2021 became Australia's coldest year in almost a decade after the La Nina phenomenon caused wetter and cooler conditions across the country, the Bureau of Meteorology (BoM) said on Thursday.
The BoM said that summary and contextual information regarding temperatures, rainfall, and significant weather for the 2021 calendar year shows no large parts of the country were experiencing rainfall deficits and drought conditions throughout the year, reports Xinhua news agency.
For Australia, the mean temperature in 2021 was 0.56 degrees above the 1961 to 1990 climate reference period (average).
It has been the 19th warmest year since national records began in 1910, but also the coolest year since 2012.
"2021 was actually almost 0.4 degrees cooler than the average temperature on record from 2011 to 2020," said BoM senior climatologist Simon Grainger.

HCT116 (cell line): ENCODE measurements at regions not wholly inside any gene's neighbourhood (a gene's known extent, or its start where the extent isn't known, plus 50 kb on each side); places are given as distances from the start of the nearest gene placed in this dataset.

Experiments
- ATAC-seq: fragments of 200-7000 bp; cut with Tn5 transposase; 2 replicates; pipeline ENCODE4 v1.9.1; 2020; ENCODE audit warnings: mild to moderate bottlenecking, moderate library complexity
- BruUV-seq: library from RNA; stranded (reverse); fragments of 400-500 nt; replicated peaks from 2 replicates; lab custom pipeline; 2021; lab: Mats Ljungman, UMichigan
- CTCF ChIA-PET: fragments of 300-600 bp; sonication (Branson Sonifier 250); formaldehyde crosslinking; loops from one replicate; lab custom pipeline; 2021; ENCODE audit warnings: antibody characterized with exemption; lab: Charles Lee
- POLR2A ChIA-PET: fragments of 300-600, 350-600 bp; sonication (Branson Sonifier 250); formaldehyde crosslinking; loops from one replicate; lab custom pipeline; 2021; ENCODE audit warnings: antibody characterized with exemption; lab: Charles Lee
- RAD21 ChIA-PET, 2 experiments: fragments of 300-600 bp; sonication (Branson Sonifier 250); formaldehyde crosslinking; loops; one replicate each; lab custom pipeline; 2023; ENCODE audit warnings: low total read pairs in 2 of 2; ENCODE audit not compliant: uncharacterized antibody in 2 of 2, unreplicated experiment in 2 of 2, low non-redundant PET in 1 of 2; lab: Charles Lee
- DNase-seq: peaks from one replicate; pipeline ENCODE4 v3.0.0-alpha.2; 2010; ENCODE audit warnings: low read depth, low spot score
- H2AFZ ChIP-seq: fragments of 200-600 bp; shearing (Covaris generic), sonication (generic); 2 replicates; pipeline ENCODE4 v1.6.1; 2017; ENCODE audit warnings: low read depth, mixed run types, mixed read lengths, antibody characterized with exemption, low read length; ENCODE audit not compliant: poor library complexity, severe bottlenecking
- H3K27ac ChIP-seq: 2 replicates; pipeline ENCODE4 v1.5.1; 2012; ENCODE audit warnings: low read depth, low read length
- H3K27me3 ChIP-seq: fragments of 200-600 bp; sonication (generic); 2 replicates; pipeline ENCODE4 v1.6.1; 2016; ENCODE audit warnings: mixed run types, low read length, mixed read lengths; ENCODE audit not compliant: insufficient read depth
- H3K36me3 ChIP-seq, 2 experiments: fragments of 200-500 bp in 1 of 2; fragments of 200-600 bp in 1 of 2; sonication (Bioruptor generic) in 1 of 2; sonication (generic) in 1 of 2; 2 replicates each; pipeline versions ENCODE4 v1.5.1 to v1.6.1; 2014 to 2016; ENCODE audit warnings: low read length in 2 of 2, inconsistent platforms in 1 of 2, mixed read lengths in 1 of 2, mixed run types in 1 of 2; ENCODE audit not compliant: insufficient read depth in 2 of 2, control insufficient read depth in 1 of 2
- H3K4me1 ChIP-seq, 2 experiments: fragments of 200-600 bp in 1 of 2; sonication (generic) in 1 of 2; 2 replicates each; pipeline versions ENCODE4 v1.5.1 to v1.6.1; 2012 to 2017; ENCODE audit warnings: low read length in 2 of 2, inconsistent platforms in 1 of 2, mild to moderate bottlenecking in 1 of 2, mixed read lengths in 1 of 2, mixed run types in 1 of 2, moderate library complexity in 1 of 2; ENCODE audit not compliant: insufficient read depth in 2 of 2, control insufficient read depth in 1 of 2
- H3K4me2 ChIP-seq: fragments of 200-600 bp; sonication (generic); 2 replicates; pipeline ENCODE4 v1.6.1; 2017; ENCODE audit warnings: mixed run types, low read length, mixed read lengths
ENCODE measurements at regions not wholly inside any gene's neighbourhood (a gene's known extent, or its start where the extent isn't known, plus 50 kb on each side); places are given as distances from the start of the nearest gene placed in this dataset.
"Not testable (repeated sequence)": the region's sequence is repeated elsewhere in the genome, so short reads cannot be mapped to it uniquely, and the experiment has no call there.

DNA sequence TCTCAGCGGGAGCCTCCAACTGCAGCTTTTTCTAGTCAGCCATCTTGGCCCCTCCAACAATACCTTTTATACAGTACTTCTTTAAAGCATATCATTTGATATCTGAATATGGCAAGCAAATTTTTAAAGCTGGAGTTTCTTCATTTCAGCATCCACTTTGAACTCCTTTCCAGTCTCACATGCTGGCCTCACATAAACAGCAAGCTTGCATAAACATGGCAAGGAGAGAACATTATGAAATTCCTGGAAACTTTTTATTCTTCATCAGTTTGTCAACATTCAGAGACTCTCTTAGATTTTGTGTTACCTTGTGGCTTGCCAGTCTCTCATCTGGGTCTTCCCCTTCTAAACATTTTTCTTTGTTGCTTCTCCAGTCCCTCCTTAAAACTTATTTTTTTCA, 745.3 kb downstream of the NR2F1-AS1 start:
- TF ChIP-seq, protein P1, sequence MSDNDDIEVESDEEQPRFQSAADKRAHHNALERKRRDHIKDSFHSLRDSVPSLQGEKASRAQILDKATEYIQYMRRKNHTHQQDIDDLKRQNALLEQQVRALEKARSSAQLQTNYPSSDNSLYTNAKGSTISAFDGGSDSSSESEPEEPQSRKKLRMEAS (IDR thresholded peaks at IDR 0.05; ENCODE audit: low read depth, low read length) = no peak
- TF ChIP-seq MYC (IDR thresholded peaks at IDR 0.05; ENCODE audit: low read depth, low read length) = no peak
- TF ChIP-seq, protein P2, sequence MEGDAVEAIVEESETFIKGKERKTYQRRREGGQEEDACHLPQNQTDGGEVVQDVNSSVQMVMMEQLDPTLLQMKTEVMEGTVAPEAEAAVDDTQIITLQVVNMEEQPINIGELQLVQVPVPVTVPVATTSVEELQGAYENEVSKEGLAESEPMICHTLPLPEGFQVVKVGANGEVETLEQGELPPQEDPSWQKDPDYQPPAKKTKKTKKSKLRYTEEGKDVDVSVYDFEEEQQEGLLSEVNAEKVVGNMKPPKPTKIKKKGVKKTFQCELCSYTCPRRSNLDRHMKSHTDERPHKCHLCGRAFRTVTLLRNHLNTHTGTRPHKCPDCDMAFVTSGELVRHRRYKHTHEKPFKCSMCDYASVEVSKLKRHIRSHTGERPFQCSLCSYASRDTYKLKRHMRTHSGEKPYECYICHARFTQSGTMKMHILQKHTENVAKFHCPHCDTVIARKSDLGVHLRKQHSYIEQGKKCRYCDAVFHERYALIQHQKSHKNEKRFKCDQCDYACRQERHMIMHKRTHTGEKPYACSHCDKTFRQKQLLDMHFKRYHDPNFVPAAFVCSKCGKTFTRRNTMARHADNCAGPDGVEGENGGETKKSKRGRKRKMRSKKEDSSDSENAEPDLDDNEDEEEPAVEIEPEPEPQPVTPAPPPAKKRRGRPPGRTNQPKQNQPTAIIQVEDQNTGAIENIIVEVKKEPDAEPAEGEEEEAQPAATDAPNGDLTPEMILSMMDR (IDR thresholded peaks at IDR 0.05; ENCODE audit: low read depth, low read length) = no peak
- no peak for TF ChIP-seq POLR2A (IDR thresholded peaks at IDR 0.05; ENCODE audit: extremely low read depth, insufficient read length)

"It was actually much cooler in 2021 than the last decade."
It has also been the wettest year since 2016, as the rainfall in 2021 was 9 per cent above the average.
"After three years of drought from 2017 to 2019, above-average rainfall last year resulted in a welcome recharge of our water storages but also some significant flooding to eastern Australia," Grainger said.
The above-average rainfall was observed for many areas in Australian states, causing significant flooding that occurred across eastern Australia, particularly in March, November and December.
Grainger explained the phenomenon was majorly influenced by the impacts of a negative Indian Ocean Dipole, a period of warmer than usual temperatures in the western Indian Ocean, and La Nina, a period of cooling of the central and eastern tropical Pacific Ocean.
"The cooler and wetter conditions because of that meant we continued our recovery from the really extreme drought we had over the 2017-19 period."
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